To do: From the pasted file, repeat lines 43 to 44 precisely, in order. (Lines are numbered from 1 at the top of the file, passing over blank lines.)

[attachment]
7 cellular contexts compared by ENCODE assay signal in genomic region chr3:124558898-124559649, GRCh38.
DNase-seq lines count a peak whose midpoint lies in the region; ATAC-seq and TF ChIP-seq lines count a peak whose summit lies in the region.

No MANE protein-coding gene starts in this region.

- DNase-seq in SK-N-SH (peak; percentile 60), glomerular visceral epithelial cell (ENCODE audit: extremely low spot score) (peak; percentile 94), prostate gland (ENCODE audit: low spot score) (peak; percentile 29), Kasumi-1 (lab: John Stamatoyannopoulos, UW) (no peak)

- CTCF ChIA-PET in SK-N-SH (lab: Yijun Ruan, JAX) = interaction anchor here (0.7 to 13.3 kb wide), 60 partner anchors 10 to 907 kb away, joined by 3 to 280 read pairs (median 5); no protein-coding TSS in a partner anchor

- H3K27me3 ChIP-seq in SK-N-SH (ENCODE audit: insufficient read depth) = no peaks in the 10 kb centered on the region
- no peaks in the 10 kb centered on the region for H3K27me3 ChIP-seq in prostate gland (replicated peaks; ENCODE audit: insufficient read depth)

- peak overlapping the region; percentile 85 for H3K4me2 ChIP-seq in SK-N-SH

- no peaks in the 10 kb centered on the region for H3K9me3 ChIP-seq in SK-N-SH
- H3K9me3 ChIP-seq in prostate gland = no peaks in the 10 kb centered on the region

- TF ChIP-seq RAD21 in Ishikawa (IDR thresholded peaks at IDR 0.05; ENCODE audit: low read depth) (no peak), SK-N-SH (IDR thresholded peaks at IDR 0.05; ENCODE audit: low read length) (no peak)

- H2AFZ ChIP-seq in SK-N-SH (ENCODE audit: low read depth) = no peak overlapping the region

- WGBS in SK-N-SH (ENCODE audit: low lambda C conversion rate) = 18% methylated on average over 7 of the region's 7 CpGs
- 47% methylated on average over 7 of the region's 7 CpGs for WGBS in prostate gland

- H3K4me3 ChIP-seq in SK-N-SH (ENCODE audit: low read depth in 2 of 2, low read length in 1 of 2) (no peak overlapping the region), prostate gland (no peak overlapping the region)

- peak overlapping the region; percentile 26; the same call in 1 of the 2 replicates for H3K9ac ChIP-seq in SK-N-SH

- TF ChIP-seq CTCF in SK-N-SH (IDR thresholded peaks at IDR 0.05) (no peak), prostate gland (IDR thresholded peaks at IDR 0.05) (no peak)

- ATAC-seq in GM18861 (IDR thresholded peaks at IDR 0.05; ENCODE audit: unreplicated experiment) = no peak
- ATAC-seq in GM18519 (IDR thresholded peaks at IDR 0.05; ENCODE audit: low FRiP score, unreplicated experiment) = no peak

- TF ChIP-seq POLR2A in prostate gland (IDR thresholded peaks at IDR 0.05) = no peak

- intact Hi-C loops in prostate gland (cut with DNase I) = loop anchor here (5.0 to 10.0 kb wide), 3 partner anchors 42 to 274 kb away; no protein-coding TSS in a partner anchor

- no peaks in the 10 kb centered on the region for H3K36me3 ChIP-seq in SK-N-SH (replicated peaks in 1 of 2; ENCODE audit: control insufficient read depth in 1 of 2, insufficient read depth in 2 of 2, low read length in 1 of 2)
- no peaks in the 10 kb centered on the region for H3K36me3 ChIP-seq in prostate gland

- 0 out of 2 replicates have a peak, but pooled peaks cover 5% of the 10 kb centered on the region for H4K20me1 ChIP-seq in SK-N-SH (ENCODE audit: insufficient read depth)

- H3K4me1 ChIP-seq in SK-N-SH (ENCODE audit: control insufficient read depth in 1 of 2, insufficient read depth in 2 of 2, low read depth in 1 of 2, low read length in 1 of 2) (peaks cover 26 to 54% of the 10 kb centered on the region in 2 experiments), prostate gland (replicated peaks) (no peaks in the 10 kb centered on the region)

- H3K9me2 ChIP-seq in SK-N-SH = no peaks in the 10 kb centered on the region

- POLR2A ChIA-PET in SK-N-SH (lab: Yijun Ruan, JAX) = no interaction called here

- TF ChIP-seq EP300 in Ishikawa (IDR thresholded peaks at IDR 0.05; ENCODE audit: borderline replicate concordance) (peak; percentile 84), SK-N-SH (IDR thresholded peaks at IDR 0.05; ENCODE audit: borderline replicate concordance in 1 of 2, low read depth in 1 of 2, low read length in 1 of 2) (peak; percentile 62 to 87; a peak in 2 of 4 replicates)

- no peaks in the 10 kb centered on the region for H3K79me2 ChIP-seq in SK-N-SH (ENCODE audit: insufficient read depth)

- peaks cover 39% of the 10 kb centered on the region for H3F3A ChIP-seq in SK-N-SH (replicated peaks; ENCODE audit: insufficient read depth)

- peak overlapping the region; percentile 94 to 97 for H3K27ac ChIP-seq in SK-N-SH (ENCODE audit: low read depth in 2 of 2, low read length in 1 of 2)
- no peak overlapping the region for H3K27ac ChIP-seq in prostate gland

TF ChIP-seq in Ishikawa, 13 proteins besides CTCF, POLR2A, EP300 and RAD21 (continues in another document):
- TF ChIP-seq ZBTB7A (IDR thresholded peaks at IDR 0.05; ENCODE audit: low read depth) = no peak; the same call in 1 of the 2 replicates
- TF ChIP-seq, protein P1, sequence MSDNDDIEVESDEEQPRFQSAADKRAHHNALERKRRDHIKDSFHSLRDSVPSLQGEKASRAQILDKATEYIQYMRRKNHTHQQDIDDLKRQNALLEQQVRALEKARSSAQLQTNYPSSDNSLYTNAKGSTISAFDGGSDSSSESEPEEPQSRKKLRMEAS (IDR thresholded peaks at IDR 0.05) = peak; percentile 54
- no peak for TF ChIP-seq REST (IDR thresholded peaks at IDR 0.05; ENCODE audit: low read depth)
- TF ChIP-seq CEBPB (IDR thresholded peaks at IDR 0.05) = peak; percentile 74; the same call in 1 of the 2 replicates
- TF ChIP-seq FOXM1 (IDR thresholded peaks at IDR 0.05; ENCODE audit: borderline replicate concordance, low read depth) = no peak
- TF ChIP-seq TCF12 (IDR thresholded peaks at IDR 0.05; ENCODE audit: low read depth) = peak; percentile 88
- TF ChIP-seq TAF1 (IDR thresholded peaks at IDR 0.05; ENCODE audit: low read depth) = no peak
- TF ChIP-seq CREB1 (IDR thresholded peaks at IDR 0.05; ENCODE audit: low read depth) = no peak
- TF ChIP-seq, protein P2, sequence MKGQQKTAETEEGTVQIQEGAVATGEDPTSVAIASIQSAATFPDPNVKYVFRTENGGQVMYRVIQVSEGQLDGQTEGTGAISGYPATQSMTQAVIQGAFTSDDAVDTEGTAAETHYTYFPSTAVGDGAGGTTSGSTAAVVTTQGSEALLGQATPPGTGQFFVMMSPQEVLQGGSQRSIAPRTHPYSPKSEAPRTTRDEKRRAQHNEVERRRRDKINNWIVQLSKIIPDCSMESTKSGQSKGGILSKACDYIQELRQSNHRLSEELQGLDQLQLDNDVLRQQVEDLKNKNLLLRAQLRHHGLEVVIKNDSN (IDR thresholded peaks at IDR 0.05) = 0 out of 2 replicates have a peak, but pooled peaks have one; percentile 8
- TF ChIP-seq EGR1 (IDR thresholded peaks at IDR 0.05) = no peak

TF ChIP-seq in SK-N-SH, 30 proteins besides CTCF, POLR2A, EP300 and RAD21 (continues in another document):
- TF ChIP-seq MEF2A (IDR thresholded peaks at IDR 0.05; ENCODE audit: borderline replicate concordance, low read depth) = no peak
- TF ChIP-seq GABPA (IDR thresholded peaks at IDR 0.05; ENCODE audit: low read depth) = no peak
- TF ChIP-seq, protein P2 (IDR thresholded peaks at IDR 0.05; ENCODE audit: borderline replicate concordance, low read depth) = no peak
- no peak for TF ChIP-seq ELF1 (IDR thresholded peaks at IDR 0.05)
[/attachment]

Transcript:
- TF ChIP-seq EGR1 (IDR thresholded peaks at IDR 0.05) = no peak

TF ChIP-seq in SK-N-SH, 30 proteins besides CTCF, POLR2A, EP300 and RAD21 (continues in another document):